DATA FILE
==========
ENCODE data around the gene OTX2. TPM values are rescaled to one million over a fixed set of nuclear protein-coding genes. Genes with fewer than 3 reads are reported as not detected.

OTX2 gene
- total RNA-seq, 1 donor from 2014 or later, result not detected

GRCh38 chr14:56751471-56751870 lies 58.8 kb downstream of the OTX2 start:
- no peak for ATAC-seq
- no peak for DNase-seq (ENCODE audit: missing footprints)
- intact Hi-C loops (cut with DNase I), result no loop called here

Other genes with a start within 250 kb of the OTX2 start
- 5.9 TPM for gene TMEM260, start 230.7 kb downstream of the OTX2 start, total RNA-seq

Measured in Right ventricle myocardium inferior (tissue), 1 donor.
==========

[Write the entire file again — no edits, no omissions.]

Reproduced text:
ENCODE data around the gene OTX2. TPM values are rescaled to one million over a fixed set of nuclear protein-coding genes. Genes with fewer than 3 reads are reported as not detected.

OTX2 gene
- total RNA-seq, 1 donor from 2014 or later, result not detected

GRCh38 chr14:56751471-56751870 lies 58.8 kb downstream of the OTX2 start:
- no peak for ATAC-seq
- no peak for DNase-seq (ENCODE audit: missing footprints)
- intact Hi-C loops (cut with DNase I), result no loop called here

Other genes with a start within 250 kb of the OTX2 start
- 5.9 TPM for gene TMEM260, start 230.7 kb downstream of the OTX2 start, total RNA-seq

Measured in Right ventricle myocardium inferior (tissue), 1 donor.